One of the remarkable things about these poems is that their sharp, referential wit is never cynical, never revelling in irony or pomo reference for its own sake. On the contrary, I think Kreuter has found an admirable way to restore poetry to its ancient place as something very public and very political (what Juliane Okot Bitek once called “the old work of poetry”) through the shared demotic language of Carmella and Homer, finales and reruns (“So what? No fuckin’ permafrost now?” you can almost hear A.J. saying). After all, to stick with Nussbaum’s metaphor, humidity is ambient and everywhere; struggling for something else to say to a stranger, we are liable to ask them about their shows. As the poem, “All We Care About is the Season Finale but Series Finales Are Always Terrible So Why Do We Continue Care You Know Why It Is Because We All So Badly Want Something to Believe In,” puts it,
Just like the Nussbaum quotation, it’s another precise statement of purpose. That “used to” is doing so much ominous work. It’s not just that people aren’t spending enough time out of doors; as I write this, a third of the way through the month of October in famously wet Vancouver, the temperature outside is as warm as it is inside, the sun is shining, I can’t remember the last time it rained, and long-distance visibility is compromised by a vague, sickly haze. None of this has much precedent in our weather records. But neither did last year. Or the year before. I teach English to international students at a language school, and when they ask me what any given season is like here I no longer know what to tell them.
We have a name for this phenomenon of forgetting what the seasons are supposed to be like. It also happens to be the name of this book. In environmental contexts, “Shifting Baseline Syndrome” is the phenomenon by which ever-worsening conditions cause each new human generation to have a more modest perception of what a “normal,” healthy ecosystem looks like. As Reagan Pearce writes for Earth.Org, “In the UK people are actively conserving ecologically desolate ecosystems as they have no reference to past British wilderness.” We are all doing this kind of thing—clinging to shit, because we’ve forgotten what’s good, and because what’s coming is even shittier—all the time, and not just with respect to the environment.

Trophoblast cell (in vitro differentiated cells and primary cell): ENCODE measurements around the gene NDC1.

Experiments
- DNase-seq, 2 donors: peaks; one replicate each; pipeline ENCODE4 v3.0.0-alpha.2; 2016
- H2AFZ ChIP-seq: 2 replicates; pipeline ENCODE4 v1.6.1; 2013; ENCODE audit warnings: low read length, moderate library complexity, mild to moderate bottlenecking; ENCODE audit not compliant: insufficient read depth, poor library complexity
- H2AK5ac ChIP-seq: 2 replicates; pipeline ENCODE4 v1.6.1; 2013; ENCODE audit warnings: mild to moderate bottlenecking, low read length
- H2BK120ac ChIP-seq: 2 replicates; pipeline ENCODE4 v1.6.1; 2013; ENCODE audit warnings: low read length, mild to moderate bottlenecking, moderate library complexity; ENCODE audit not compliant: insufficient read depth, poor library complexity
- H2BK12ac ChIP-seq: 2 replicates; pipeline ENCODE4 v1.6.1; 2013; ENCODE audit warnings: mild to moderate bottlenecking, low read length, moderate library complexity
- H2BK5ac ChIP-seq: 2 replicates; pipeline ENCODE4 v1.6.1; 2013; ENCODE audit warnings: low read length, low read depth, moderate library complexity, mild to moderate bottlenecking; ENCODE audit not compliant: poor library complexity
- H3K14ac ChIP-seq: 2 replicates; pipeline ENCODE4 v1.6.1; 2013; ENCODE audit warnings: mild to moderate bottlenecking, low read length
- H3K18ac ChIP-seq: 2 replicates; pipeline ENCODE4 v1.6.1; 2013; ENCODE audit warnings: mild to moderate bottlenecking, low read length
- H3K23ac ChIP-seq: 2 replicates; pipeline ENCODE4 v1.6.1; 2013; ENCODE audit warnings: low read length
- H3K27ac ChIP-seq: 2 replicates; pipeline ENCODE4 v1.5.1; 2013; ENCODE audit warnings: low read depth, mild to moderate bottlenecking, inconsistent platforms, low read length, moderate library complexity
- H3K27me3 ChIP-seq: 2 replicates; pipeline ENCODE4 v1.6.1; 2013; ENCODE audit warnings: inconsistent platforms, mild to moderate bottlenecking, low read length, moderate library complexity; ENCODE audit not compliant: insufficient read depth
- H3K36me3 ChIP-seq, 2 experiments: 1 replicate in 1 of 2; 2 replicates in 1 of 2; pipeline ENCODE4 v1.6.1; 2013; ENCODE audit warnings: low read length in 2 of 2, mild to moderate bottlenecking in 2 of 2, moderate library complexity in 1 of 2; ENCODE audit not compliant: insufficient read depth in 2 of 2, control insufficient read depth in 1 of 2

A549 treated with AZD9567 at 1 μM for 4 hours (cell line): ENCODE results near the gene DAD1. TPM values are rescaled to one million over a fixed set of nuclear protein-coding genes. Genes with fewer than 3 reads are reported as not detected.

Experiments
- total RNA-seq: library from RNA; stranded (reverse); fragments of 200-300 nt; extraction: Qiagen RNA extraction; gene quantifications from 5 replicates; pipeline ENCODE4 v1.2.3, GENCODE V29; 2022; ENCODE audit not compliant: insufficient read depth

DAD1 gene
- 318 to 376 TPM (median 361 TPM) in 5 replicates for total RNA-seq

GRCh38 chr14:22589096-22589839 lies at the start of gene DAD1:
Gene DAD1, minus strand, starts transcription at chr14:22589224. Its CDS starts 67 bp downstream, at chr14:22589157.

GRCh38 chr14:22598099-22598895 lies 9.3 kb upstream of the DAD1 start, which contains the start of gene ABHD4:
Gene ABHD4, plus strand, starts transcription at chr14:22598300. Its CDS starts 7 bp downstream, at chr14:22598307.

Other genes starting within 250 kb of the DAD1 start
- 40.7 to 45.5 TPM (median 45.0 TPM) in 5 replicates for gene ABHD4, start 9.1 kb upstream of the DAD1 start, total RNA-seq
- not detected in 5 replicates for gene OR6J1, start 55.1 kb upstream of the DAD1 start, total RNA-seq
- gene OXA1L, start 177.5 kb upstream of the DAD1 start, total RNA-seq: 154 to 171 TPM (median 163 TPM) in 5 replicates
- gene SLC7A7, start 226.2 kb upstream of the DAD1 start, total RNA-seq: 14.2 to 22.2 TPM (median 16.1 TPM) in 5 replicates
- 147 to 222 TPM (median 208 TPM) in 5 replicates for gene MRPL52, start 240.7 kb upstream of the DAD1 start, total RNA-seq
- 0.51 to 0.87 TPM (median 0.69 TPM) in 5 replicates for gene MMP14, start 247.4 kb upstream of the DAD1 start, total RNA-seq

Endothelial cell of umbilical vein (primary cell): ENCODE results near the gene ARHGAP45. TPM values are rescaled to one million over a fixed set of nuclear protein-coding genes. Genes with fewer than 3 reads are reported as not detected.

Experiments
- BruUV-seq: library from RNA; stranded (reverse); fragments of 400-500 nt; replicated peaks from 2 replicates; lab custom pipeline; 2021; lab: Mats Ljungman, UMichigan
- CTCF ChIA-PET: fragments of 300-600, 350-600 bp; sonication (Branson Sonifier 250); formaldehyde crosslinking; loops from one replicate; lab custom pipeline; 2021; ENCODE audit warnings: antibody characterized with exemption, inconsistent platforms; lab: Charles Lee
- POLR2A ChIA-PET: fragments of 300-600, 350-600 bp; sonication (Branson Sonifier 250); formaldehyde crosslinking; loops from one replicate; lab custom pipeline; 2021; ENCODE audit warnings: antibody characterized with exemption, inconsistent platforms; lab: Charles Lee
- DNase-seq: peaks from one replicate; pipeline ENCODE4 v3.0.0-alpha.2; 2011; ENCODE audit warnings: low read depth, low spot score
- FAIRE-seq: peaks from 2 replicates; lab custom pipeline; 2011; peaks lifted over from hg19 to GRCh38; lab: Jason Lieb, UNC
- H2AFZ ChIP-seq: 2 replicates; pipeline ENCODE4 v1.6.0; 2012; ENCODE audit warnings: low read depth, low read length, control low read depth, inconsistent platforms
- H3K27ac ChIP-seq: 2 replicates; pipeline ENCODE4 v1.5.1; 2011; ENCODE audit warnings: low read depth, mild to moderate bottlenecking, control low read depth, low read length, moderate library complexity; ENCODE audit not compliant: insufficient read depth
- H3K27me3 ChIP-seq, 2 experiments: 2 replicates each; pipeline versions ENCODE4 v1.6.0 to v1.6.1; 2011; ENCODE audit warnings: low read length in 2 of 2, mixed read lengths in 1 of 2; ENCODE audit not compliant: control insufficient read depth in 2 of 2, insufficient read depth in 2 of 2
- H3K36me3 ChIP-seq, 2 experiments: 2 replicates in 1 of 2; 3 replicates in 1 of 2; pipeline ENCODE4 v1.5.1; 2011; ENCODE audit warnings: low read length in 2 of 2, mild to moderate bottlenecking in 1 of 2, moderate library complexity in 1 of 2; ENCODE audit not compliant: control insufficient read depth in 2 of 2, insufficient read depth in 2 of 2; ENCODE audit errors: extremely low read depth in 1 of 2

It’s in the relation of the shifting baseline to forgetting that I think Kreuter’s book really comes into its own, where its subtle but grand structure manifests itself, and where his poems express a level of artistic honesty and maturity that moved me very much. Because the reparative flipside of all this forgetting, all this numbing the pain by watching Elaine throw George’s toupee out the window again, is remembering, and for Kreuter this means poems about the natural world, about trees, about family, about forebears known and unknown, about inheritance, about Jewishness, about Montreal, about Palestine. This aspect of the book appears most clearly in the remarkable third and final section, “The Last River,” but the seeds are there from the beginning and develop in a discernible arc.
It is as though, after the sticky fugue of television has completely washed over us, certain small, insistent voices get louder - so that by the end we are learning the family histories of revolutionary grandparents, hiking with a Palestinian cousin “on trails restored and renamed” in a decolonial future, visiting the old working-class Jewish neighbourhoods of Richler’s Montreal, and eulogizing a felled walnut tree. This book itself has a shifting baseline, only in the opposite direction. Each poem brings us closer to an appreciation of all that has been lost, and what may yet be found again.
Geoffrey D. Morrison’s debut novel, Falling Hour, was published in February 2023 with Coach House Books. He is also author of the poetry chapbook Blood-Brain Barrier and coauthor of the experimental short fiction collection Archaic Torso of Gumby. He lives on the unceded Squamish, Musqueam, and Tsleil-Waututh territory.